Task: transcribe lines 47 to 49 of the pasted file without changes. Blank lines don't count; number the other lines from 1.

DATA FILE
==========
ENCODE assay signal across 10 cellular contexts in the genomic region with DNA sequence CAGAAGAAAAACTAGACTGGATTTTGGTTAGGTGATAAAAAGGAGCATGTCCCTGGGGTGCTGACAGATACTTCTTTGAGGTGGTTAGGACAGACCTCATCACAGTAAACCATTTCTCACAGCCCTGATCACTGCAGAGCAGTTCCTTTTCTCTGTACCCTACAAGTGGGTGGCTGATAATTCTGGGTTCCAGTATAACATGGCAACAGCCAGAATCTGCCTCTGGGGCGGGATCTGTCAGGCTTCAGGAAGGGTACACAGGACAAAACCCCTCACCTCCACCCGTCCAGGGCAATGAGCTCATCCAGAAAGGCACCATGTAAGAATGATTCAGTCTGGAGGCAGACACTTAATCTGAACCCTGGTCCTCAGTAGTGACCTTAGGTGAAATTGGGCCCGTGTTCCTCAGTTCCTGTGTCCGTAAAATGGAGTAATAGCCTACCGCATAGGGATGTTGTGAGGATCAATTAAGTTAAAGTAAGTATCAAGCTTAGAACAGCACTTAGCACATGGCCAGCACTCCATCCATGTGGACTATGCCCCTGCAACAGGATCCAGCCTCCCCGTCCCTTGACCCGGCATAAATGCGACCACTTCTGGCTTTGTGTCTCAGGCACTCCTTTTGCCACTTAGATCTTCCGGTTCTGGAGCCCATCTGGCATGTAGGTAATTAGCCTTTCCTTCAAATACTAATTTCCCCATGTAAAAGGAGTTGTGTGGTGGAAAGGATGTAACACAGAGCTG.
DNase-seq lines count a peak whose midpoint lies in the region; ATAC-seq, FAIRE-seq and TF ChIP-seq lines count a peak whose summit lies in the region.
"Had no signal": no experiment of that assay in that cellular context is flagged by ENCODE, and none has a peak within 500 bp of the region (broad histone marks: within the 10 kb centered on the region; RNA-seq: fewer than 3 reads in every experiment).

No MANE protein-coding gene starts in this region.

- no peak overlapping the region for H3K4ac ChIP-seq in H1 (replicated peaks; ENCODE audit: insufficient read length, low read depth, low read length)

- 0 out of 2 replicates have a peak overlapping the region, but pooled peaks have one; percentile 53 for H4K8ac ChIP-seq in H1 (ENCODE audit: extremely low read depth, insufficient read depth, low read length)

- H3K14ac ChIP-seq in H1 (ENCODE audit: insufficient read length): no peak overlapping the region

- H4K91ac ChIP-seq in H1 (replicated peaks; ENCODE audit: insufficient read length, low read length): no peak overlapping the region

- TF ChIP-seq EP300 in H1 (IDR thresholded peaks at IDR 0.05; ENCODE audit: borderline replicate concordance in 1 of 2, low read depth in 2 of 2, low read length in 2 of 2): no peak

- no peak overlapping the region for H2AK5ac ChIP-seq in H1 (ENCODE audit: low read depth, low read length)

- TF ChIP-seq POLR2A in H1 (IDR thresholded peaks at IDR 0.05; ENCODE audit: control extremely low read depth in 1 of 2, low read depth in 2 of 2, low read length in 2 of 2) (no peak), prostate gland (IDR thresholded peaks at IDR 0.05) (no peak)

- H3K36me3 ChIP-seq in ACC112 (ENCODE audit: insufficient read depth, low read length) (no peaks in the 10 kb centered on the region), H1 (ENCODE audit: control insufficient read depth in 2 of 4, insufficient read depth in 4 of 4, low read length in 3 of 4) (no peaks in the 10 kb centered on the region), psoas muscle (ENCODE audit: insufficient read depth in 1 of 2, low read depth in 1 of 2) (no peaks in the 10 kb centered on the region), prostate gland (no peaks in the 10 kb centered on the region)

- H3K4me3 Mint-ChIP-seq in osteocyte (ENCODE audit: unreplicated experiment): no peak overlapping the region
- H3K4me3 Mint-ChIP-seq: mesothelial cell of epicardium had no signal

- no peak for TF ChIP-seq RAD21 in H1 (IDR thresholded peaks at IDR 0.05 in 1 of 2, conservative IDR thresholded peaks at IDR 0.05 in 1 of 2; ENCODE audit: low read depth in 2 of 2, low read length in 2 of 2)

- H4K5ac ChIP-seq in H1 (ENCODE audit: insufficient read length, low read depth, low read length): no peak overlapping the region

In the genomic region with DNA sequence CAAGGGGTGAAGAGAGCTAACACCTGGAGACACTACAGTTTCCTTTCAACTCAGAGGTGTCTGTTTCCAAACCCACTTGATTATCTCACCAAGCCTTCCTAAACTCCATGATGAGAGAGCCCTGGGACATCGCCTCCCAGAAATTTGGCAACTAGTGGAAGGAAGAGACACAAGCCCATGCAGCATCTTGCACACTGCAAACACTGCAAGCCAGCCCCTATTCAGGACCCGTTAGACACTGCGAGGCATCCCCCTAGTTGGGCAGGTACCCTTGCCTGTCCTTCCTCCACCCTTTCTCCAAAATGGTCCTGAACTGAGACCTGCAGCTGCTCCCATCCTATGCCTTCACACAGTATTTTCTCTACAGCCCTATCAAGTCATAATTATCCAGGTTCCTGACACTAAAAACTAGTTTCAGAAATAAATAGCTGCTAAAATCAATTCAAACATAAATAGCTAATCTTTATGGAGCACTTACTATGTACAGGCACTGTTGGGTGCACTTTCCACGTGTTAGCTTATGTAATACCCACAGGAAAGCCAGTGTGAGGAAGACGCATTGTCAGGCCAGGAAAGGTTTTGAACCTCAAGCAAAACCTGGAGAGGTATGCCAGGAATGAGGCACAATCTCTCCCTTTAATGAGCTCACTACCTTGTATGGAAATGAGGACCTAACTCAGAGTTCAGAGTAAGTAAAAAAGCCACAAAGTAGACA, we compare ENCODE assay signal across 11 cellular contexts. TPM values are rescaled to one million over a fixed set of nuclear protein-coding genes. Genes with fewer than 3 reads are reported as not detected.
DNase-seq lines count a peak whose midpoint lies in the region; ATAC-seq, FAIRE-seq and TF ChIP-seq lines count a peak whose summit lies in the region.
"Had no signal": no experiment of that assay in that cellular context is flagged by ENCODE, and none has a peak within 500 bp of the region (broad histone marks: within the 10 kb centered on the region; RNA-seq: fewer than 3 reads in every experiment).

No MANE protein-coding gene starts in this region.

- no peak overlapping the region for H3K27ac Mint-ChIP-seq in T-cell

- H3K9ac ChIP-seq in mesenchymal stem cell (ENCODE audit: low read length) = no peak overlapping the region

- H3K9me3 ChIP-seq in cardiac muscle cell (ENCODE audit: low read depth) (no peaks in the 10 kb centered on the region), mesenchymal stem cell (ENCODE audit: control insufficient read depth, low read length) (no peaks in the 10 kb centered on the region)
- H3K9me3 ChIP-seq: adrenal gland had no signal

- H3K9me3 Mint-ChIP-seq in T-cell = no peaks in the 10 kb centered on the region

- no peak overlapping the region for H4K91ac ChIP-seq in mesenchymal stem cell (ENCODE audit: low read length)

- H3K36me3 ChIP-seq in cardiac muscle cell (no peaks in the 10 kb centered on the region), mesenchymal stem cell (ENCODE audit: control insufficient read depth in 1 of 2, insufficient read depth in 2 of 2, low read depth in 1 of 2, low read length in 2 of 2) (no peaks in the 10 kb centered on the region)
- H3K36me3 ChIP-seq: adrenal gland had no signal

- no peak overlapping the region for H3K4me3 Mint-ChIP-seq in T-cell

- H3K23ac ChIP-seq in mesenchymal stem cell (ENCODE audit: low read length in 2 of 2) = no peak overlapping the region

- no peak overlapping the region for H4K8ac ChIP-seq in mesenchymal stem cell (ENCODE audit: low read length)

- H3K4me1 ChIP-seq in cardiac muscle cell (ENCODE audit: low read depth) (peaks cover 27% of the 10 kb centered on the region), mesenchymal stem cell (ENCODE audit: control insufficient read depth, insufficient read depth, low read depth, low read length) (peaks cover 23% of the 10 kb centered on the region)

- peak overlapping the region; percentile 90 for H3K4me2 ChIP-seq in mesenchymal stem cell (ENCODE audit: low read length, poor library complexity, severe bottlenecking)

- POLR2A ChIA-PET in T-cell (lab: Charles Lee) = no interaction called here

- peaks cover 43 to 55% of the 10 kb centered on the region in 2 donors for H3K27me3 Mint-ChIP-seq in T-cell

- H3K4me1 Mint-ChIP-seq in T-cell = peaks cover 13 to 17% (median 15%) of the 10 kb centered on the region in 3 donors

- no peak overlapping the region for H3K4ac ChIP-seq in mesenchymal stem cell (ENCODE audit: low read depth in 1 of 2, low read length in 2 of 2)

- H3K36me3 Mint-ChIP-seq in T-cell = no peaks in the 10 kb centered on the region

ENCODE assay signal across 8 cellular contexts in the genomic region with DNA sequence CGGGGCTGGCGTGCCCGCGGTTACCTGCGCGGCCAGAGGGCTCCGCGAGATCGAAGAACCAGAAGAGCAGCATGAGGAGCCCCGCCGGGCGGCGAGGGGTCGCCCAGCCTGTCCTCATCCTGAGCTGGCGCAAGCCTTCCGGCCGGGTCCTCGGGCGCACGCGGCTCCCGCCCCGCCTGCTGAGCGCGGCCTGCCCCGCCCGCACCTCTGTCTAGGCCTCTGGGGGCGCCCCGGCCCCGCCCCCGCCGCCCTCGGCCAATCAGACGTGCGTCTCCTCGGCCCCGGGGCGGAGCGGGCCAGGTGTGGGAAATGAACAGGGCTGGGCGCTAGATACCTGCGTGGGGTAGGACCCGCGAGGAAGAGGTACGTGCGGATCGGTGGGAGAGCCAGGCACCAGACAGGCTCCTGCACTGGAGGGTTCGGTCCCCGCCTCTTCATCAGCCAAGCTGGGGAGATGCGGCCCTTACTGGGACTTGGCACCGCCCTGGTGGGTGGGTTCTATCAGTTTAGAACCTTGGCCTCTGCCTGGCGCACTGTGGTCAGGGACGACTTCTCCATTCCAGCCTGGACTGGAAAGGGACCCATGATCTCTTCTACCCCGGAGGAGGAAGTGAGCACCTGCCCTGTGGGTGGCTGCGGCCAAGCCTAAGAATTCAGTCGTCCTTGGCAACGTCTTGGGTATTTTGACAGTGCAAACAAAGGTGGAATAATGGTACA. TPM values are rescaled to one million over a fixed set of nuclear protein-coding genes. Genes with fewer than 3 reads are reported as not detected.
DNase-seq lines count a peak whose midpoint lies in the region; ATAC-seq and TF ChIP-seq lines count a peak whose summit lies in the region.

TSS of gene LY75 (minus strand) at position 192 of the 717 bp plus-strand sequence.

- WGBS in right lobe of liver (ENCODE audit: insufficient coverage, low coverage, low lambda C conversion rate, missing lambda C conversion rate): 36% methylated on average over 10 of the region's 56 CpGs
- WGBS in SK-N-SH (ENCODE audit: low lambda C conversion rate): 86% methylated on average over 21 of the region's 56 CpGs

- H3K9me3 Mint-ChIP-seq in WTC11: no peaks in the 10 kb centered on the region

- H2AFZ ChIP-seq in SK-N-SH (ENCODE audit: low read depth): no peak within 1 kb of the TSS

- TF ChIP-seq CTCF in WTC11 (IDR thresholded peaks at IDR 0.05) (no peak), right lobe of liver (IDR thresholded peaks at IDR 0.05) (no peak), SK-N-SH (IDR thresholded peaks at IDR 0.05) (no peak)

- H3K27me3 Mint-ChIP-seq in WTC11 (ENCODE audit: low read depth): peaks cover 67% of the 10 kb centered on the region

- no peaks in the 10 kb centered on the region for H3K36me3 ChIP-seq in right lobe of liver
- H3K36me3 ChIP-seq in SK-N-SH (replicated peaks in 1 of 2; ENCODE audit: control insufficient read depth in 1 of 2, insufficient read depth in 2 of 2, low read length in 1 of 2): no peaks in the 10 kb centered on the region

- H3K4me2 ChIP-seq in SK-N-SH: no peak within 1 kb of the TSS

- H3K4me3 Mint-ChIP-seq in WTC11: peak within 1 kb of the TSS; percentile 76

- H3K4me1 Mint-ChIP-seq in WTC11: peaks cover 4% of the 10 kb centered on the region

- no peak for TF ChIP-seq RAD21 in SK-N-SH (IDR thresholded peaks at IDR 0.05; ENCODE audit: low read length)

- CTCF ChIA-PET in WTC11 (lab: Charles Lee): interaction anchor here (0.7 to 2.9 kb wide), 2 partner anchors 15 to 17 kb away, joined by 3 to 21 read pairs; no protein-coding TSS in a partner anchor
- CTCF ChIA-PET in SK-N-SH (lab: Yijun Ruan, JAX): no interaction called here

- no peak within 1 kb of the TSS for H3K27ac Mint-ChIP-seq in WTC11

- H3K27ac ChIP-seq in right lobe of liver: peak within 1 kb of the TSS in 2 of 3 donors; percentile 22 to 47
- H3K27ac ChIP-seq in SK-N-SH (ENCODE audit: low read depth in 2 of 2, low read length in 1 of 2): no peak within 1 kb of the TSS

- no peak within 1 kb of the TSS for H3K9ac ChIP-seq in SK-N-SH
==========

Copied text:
- H3K27me3 Mint-ChIP-seq in WTC11 (ENCODE audit: low read depth): peaks cover 67% of the 10 kb centered on the region

- no peaks in the 10 kb centered on the region for H3K36me3 ChIP-seq in right lobe of liver
- H3K36me3 ChIP-seq in SK-N-SH (replicated peaks in 1 of 2; ENCODE audit: control insufficient read depth in 1 of 2, insufficient read depth in 2 of 2, low read length in 1 of 2): no peaks in the 10 kb centered on the region